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PART V. PROFESSIONAL ETHICS AND CONDUCT

[ 204 PA. CODE CH. 83 ]

Proposed Amendments to Rule of Disciplinary Enforcement 214

[41 Pa.B. 4845]
[Saturday, September 10, 2011]

 Notice is hereby given that The Disciplinary Board of the Supreme Court of Pennsylvania (''Board'') is considering recommending to the Pennsylvania Supreme Court that the Court amend Pennsylvania Rule of Disciplinary Enforcement 214 as set forth in Annex A. The primary intent of the revisions is twofold: first, to provide uniformity between those crimes that an attorney must report to the Board, and those crimes that the Board must report to the Supreme Court; and second, to streamline the process of prosecuting conviction matters by eliminating the procedural stage in which the Supreme Court refers a conviction matter to the Board.

 Courts and criminal prosecutors do not always report a Pennsylvania attorney's conviction to the Board. Consequently, the reporting requirement of subdivision (a) of Rule 214, which imposes upon attorneys a duty to self-report a criminal conviction to the Board, is integral to an effective system of attorney discipline.

 Under current subdivision (a), however, only some attorneys are obligated to self-report a conviction. A self-report is required only if the conviction is for a ''serious crime,'' which is defined in subdivision (i) as ''a crime that is punishable by imprisonment for one year or upward in this or any other jurisdiction.''

 This limited duty to self-report is not compatible with subdivisions (c) and (g) of Rule 214. Under the provisions of those subdivisions, Disciplinary Counsel must notify the Court of any conviction that comes to Disciplinary Counsel's attention, and the Court is obligated to review all conviction matters to determine whether or not disciplinary action is warranted.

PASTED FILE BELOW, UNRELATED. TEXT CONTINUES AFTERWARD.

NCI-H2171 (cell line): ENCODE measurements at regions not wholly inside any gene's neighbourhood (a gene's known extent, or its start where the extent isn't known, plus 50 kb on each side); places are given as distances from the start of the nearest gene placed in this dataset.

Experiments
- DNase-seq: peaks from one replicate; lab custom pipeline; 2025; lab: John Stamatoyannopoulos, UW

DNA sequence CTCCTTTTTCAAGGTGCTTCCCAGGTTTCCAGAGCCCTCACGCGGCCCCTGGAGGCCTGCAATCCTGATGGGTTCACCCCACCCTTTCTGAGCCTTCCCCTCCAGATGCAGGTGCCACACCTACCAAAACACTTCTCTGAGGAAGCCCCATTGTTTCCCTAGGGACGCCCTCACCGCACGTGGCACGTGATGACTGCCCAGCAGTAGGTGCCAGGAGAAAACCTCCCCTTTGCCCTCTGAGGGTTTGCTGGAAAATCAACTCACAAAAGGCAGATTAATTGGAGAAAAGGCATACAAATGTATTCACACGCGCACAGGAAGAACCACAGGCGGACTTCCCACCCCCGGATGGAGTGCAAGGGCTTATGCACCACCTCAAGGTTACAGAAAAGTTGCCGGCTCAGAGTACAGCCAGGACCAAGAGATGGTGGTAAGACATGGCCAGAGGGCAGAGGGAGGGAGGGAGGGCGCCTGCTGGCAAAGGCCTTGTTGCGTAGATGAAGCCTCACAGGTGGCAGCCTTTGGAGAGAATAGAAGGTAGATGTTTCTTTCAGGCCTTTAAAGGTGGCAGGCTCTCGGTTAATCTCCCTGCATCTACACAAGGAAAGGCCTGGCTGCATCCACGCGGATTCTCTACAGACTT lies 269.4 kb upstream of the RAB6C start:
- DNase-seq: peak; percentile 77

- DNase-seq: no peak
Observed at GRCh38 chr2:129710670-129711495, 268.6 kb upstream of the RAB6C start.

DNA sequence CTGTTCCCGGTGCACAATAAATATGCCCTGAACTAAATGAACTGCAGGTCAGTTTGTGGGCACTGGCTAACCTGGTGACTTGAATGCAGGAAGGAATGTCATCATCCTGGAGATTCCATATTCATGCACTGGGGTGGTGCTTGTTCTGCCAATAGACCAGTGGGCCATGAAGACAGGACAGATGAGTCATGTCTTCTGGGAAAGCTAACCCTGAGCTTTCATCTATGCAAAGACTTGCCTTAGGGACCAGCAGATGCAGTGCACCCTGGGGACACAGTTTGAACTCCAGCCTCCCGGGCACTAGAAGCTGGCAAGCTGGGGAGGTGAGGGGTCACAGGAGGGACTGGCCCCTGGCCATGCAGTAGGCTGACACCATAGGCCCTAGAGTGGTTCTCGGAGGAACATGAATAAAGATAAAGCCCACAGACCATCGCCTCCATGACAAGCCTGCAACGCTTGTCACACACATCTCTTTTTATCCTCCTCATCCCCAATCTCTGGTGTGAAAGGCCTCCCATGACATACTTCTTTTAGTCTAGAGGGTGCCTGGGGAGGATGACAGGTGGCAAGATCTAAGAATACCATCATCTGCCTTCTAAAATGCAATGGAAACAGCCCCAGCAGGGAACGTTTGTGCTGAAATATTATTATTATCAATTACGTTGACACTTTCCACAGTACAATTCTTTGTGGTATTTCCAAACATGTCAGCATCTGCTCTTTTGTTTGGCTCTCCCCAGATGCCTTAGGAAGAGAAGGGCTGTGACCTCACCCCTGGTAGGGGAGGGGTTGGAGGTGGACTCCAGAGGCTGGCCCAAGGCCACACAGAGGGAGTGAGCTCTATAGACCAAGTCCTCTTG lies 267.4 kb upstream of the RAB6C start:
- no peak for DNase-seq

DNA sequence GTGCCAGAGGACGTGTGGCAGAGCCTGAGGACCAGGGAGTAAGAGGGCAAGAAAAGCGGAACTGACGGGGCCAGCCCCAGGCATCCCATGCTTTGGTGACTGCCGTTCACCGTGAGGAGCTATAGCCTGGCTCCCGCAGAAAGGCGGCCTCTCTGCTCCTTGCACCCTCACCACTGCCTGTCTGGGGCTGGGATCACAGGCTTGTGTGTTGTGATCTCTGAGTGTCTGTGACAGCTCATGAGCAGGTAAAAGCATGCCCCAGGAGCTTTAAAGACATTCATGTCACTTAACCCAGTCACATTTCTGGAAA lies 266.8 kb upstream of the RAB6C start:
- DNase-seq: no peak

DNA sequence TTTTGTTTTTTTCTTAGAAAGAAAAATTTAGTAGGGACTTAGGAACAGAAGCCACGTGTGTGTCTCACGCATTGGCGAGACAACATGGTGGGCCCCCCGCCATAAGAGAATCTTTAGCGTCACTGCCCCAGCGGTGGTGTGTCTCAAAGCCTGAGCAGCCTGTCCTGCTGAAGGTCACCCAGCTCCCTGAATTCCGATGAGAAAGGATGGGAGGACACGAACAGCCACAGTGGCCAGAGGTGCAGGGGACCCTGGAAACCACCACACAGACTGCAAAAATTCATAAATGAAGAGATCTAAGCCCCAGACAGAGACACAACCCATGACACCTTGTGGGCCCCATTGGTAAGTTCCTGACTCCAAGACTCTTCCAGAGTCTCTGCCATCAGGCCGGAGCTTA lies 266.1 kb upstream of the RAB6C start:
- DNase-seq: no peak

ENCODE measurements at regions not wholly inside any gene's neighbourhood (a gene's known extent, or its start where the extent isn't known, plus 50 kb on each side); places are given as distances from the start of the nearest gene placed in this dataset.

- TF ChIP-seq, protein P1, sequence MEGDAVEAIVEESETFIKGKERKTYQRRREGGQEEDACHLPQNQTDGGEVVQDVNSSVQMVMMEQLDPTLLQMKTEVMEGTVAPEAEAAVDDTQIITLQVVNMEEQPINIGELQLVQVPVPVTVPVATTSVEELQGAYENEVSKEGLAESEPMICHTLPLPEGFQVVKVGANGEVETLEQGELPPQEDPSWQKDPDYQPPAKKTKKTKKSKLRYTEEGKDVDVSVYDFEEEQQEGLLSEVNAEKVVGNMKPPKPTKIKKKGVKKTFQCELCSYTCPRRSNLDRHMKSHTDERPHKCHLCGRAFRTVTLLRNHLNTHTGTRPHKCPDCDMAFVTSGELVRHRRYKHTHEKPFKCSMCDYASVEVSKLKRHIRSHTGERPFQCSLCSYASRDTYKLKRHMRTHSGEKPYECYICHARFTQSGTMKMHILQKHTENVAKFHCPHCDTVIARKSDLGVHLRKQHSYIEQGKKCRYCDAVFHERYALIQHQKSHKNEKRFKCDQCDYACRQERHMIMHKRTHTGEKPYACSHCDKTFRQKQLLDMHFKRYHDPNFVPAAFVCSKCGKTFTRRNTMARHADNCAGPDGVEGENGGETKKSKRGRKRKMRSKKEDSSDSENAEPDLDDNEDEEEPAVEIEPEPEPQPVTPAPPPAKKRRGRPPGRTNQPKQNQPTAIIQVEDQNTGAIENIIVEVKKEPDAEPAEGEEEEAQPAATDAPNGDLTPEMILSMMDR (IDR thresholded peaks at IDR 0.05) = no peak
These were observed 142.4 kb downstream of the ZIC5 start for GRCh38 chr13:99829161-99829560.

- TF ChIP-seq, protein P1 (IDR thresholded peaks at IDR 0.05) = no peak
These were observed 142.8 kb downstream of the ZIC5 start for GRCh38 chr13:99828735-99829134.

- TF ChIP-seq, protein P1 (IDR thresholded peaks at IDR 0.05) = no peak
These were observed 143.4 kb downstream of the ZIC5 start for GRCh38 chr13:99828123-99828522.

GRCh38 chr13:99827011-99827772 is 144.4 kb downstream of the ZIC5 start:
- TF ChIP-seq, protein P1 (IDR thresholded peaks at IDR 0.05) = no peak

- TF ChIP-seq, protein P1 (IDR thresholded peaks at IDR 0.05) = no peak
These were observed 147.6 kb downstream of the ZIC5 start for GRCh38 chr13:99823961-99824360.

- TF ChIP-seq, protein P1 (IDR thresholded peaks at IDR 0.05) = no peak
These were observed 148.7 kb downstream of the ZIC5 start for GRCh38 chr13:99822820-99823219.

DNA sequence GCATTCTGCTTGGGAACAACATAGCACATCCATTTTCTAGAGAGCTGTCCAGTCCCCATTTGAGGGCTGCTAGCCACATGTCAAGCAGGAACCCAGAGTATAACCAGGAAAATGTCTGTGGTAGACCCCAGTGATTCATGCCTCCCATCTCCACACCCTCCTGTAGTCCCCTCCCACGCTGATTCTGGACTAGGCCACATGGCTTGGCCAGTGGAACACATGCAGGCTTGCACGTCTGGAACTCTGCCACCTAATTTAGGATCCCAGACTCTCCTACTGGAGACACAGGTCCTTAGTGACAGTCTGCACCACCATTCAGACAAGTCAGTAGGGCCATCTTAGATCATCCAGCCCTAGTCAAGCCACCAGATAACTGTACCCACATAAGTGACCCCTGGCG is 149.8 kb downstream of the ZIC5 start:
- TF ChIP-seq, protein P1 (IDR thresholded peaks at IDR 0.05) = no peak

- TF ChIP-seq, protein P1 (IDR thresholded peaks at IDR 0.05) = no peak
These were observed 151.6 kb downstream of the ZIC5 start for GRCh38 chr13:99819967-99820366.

The limited duty to self-report also means that only some attorneys who are convicted of a non-''serious'' crime are subjected to the disciplinary process, namely, those attorneys who report their conviction to the Board even though they are not required to do so, and those attorneys whose conviction otherwise comes to the attention of Disciplinary Counsel. It is not uncommon for Disciplinary Counsel to learn of an attorney's conviction for a non-''serious'' crime years after the fact, when the salutary effect of discipline is diminished.

 The disparity between reportable crimes (i.e., serious crimes) and actionable crimes (i.e., serious crimes and non-''serious'' crimes) can also lead to reporting anomalies when the legislature makes changes in the criminal law. Under prior Pennsylvania law, for example, the maximum term of imprisonment for the crime of driving under the influence of alcohol or controlled substance (DUI) was not less than two years, 75 Pa.C.S. § 3731(e) (repealed), and therefore all DUI offenses satisfied the definition of a ''serious crime'' and were reportable under Rule 214. Effective February 1, 2004, the General Assembly replaced 75 Pa.C.S. § 3731 with 75 Pa.C.S. § 3802, which created new substantive definitions for DUI, and with § 3803, which classified or reclassified some DUI offenses as an ungraded misdemeanor carrying a term of imprisonment of not more than six months. Consequently, not all DUI offenses are currently reportable, even though all DUI offenses remain actionable under Rule 214 and typically result in discipline.